What the middle-class membership still cannot grasp is that the 2016 EU referendum gave the forgotten working class a chance to reclaim their political dignity. 

Labour’s second referendum policy took that away from them. That dignity — which Thatcher decimated; which has been eroded by the false promises of politicians; which the working class saw a glimmer of in the referendum — was worth enduring more Tory rule for. 

There is no doubt that Tory propaganda has played some part in the detachment of the working-class heartlands from the Labour Party. 

It would be remiss to state otherwise. Thatcher mastered a style of politics which convinced the public that this is just “the way things are.” 

There’s no such thing as society, life is hard, and that’s that. Nobody is to blame (least of all the Tories, who are just realists) and anybody who promises change is a dreamer.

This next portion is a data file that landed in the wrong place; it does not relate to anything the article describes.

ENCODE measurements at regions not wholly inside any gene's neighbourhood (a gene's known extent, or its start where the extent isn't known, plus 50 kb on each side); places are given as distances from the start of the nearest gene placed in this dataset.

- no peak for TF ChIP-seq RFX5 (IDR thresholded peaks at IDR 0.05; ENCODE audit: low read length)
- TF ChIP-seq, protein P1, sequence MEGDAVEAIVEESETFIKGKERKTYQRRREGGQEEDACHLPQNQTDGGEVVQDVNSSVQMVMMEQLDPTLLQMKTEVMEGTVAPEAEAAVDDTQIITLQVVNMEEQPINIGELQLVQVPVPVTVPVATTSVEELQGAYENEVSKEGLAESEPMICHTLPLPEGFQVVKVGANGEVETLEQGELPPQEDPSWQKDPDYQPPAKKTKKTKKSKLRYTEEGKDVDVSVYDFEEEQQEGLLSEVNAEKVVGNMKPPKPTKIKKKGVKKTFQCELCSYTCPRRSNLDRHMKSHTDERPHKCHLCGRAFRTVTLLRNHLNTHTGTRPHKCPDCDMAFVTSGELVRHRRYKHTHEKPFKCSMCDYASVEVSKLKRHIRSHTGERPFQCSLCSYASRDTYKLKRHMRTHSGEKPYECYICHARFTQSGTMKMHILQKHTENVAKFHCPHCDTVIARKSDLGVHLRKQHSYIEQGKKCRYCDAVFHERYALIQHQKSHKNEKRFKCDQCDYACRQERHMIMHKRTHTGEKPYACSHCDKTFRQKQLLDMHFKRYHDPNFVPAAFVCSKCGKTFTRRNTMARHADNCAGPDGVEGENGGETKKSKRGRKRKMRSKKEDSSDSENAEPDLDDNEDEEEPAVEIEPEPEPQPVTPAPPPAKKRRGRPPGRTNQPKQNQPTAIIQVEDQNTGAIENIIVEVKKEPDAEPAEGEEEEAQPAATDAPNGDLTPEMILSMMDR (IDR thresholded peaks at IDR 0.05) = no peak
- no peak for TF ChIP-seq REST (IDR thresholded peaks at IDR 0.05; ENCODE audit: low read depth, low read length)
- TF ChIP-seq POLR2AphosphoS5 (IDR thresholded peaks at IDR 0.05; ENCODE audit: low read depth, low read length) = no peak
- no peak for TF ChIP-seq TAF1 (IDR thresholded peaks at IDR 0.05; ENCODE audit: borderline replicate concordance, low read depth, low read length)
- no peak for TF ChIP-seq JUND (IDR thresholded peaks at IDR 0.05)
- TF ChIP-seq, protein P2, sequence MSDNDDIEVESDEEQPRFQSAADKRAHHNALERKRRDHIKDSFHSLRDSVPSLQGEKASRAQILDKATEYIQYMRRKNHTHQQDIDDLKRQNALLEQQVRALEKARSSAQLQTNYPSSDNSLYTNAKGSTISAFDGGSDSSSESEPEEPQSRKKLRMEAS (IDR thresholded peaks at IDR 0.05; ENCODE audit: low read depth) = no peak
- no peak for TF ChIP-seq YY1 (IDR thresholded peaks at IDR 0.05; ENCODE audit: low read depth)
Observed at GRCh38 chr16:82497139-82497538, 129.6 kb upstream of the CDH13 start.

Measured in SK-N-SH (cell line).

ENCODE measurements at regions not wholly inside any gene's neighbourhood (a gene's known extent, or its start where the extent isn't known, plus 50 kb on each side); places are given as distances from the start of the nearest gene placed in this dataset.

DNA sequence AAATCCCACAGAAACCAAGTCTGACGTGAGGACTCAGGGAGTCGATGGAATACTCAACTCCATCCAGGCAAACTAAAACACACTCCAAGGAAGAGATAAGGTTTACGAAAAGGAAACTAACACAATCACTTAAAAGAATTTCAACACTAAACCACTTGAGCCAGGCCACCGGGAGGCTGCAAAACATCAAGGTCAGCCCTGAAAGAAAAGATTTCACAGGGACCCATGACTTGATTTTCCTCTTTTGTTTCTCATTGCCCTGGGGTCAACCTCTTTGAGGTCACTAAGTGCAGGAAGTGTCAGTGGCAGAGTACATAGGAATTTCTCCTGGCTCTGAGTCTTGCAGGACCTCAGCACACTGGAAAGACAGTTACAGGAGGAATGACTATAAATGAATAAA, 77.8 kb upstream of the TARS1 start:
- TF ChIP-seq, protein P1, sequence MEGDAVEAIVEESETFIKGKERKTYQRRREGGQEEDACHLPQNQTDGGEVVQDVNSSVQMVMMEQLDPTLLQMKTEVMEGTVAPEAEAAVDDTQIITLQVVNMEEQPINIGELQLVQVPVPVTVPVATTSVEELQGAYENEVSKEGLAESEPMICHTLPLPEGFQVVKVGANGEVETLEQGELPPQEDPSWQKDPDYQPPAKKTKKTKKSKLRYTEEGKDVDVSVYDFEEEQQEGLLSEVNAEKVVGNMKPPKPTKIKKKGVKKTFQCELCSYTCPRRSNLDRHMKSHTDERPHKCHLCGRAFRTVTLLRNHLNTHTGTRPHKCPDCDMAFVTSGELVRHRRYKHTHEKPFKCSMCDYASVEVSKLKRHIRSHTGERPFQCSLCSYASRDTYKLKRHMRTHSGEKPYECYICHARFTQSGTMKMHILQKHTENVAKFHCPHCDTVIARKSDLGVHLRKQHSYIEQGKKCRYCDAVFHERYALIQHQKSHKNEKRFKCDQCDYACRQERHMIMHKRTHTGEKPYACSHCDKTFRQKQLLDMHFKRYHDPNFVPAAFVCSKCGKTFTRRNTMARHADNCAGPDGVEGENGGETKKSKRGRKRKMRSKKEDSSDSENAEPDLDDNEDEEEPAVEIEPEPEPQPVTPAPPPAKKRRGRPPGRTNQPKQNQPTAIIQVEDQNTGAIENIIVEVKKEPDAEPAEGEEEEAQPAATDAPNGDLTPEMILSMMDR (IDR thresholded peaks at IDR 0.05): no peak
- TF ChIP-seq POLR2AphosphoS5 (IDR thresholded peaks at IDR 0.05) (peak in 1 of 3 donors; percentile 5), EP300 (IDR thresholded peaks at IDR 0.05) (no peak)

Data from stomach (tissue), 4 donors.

These are the sort of sentiments which, when reinforced by the media over several decades, have been very effective in dissuading the working class from organising. 

Even so, Labour’s radical manifesto and anti-austerity policies would have undoubtedly improved the lives of millions of ordinary British people. 

So why have Labour’s pledges not resonated with them? Simply put, people do not like to feel patronised.

For so many, Labour’s politics of hope simply seems too far removed from their lived reality. 

Hope and optimism are luxuries that only the privileged can afford. Those who have become accustomed to the grim reality of Tory austerity do not want the pity of middle-class activists. 

Proud people working hard in low-paid jobs to give their children a decent standard of living resent politicians who describe them as impoverished and destitute. 

As long as the Parliamentary Labour Party is dominated by privately educated, wealthy, privileged MPs and the membership is predominantly middle class, any message (no matter how well-meaning and no matter how accurate) will feel condescending to working-class voters.